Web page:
We have continued providing care to our patients and patients from across the south, and we will continue to do so until we are legally forced to stop. We know there will be no final reprieve at the end of this case. We are exploring all options for continuing to provide care at this time. We will update everyone when there are developments. We appreciate everyone’s continued support as we continue to go into the clinic every day and continue to have “peaceful” protesters outside our doors screaming terrible things at everyone who walks through.

There is much work yet to be done. – The Staff of The Pink House Fund.

In between helping visitors into the building and dealing with the constant white noise of protestors, Derenda also shared that Mississippi is the poorest state in the country and women seeking abortions have nowhere else to get the procedure done.

‘It’s not like they can hop on a flight and go to New York, and they can barely get to Jackson from the Delta,’ she explained. ‘If they can barely get here, they’re probably not going to make it to Alabama or Tennessee, whose clinics will close right behind us if ours is closed. The entire southeast will be an abortion desert.’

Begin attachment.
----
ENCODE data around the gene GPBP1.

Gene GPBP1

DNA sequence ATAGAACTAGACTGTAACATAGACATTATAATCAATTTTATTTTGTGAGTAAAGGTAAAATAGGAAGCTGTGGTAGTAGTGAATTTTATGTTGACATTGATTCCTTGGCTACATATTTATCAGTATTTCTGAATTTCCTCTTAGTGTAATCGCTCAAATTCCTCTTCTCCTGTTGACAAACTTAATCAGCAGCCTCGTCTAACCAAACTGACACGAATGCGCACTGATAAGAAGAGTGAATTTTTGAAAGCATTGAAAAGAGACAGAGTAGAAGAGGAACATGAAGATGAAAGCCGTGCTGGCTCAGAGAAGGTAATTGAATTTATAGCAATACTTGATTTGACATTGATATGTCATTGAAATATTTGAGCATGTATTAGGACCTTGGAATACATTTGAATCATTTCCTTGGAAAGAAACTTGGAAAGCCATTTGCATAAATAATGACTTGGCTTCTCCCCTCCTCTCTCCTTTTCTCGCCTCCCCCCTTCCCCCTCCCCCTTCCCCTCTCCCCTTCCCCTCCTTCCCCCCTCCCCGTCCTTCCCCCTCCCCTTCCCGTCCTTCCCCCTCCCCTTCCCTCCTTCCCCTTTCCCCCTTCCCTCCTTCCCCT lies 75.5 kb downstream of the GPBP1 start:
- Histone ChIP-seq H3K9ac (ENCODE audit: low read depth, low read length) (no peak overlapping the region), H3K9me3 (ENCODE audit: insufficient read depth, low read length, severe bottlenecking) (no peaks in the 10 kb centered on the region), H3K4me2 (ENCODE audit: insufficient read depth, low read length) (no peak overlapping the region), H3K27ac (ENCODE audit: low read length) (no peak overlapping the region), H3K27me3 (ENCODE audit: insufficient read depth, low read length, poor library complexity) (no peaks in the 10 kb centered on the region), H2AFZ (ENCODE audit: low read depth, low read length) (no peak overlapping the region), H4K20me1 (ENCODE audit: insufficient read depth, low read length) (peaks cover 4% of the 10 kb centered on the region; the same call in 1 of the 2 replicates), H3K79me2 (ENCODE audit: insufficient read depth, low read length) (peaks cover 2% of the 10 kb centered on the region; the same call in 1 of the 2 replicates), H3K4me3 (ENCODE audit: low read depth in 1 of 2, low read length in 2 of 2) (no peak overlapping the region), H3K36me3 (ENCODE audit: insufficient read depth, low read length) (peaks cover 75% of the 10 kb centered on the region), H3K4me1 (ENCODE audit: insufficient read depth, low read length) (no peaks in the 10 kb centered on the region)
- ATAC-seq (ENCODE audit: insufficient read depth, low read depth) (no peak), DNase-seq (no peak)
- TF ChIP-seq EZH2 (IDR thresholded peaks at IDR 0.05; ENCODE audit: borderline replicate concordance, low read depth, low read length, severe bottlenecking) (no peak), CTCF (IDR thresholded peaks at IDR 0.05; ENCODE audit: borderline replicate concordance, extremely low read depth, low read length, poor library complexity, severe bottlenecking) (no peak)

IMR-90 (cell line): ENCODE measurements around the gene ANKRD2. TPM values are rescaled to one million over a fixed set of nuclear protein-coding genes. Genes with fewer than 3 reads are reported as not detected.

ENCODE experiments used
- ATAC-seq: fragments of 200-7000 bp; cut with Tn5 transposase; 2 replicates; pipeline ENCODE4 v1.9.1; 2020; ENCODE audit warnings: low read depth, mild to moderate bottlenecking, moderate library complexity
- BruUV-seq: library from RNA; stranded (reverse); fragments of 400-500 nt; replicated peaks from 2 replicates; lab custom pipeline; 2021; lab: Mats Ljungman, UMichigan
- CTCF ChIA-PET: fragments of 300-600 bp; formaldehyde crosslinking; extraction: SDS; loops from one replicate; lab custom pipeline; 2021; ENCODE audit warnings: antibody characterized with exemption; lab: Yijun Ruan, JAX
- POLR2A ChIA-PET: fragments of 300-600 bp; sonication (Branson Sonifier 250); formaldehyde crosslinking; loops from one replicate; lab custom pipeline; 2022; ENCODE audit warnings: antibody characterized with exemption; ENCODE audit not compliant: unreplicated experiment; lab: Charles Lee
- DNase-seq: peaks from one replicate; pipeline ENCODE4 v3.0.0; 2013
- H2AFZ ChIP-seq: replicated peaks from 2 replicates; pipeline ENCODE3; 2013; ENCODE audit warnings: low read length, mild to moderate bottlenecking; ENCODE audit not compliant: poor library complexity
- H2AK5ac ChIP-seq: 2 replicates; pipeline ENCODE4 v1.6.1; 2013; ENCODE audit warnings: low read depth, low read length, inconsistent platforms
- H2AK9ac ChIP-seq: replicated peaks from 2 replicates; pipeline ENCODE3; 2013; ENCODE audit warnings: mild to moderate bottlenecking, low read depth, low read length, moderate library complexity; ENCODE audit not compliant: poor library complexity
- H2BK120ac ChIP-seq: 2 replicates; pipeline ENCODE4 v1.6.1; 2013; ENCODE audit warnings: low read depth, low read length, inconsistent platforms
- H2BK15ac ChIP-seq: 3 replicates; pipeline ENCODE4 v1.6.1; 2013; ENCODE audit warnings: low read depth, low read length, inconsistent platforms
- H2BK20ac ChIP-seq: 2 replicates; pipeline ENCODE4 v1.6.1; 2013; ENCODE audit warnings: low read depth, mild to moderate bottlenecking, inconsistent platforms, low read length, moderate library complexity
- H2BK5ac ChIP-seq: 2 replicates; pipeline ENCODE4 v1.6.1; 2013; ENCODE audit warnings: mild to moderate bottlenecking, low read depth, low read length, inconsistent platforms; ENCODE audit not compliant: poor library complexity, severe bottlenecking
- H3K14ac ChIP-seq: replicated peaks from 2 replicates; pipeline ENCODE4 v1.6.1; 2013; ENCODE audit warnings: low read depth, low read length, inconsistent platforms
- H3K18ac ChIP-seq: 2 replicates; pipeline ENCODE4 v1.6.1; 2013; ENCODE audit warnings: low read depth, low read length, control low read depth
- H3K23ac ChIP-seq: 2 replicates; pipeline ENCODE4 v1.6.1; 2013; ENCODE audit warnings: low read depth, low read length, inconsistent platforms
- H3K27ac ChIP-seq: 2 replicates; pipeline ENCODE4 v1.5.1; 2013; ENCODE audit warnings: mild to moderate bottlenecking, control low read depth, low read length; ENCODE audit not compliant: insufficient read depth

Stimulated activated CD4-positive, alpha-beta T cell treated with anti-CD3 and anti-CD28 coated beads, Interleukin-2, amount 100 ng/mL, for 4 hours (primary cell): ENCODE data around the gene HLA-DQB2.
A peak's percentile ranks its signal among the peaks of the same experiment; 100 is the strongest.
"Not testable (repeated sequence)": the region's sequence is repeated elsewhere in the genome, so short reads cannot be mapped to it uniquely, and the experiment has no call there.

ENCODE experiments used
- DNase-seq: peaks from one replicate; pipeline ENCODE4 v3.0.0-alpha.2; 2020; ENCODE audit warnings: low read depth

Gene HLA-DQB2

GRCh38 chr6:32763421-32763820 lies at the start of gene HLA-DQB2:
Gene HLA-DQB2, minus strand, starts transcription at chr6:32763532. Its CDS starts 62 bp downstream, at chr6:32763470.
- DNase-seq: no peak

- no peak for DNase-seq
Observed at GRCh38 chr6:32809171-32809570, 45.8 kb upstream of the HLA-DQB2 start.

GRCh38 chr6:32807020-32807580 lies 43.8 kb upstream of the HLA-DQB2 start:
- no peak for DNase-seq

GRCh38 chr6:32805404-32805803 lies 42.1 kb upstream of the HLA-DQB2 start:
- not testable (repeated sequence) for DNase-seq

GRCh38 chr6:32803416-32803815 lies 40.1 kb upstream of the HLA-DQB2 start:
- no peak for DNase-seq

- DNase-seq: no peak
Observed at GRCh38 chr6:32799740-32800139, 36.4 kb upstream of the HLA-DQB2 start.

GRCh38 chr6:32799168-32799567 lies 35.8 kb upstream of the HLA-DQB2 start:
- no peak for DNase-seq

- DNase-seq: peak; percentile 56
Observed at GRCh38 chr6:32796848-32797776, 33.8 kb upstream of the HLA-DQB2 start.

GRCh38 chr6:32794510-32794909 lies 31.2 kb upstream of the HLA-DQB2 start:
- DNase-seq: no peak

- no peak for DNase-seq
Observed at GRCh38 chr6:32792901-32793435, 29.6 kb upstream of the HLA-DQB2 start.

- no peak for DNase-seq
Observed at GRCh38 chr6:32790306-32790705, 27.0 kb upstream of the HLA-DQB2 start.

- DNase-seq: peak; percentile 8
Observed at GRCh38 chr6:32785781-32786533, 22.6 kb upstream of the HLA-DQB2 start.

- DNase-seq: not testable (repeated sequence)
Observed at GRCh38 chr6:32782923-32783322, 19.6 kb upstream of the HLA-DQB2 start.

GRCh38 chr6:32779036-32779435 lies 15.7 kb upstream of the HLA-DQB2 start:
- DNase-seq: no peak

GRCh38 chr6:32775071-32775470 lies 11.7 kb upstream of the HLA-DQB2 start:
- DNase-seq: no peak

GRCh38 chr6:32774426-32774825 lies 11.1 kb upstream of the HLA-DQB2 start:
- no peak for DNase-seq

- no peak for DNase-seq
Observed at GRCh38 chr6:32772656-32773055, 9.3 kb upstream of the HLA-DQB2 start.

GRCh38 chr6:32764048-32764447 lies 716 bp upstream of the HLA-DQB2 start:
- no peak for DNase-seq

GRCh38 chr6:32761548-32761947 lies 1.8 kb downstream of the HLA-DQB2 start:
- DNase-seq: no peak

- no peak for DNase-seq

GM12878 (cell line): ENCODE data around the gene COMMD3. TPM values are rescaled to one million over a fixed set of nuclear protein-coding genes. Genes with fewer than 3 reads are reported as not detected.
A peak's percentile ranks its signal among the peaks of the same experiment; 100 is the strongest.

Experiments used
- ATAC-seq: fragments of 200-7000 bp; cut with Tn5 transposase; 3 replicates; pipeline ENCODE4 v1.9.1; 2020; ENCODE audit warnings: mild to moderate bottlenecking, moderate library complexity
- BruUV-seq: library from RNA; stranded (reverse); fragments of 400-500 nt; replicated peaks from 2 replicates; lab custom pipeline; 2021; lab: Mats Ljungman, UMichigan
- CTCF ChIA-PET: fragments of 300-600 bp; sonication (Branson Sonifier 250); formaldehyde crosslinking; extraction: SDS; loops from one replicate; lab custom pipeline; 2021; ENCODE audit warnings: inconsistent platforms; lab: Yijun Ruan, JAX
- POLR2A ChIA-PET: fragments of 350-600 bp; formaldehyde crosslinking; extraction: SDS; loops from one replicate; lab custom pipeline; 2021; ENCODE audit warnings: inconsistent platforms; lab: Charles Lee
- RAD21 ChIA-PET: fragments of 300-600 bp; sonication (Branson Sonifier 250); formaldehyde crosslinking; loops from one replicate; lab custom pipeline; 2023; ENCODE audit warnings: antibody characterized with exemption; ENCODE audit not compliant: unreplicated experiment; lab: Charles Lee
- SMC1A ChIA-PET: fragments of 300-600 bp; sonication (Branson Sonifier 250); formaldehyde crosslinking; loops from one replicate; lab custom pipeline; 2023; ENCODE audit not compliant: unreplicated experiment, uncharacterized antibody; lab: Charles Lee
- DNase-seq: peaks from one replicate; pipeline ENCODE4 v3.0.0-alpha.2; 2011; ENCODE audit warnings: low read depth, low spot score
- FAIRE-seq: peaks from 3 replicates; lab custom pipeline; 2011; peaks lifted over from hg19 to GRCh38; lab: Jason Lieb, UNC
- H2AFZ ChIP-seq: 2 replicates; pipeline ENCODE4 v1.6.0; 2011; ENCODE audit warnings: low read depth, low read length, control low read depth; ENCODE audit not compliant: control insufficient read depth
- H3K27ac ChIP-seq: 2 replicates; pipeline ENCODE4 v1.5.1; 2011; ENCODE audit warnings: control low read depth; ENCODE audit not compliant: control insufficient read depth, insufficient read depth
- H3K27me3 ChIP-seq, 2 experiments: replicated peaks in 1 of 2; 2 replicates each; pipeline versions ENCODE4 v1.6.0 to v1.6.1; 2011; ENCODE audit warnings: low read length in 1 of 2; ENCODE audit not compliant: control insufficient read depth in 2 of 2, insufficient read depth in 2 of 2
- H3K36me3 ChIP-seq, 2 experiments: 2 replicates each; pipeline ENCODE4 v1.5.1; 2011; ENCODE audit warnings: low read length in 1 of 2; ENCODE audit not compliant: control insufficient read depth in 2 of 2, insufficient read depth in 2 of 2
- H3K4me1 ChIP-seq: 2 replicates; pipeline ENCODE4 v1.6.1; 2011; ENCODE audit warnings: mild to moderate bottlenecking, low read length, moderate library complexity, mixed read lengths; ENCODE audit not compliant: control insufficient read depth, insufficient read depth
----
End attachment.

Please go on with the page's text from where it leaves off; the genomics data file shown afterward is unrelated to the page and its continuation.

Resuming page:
However, it’s not just women from Mississippi who are desperately seeking help through the doors of The Pink House. It had also become a destination for those from other southern states, including Louisiana, when Hurricane Ida shuttered its abortion clinics.

A Pink House Defenders volunteer wearing a ‘clinic escort’ vest walks a woman to her appointment at the Jackson Women’s Health Organization, as seen through a gap in a black tarpaulin concealing the front door (Picture: MetroUK/Jessica Kwong)
The Pink House was at the centre of the Supreme Court case Dobbs v Jackson Women’s Health, which considers the constitutionality of a 2018 Mississippi law that prohibits abortions after 15 weeks of pregnancy (Picture: MetroUK/Jessica Kwong)

But it’s not just Mississipi that’s been fighting to retain the right to terminate unwanted pregnancies. Last year, the banning most abortions after about six weeks. , the law makes no exceptions for pregnancies from rape or incest and allows individuals to sue doctors or anyone who aids in the abortion being performed.

After the ban came into place, Jackson Women’s Health Organization Director Shannon Brewer wrote on The Pink House blog that they ‘wanted to send out a message of solidarity and unity to our fellow abortion providers in Texas’.

The Pink House is located in Jackson’s Fondren District, the city’s arts and culture hub (Picture: MetroUK/Jessica Kwong)

She added, ‘We know that day was a hard day for many, but wanted to share with everyone what it was like for the staff at the only clinic in Mississippi. From 8am until closing, our office was inundated with non-stop calls from Texas patients seeking abortion care….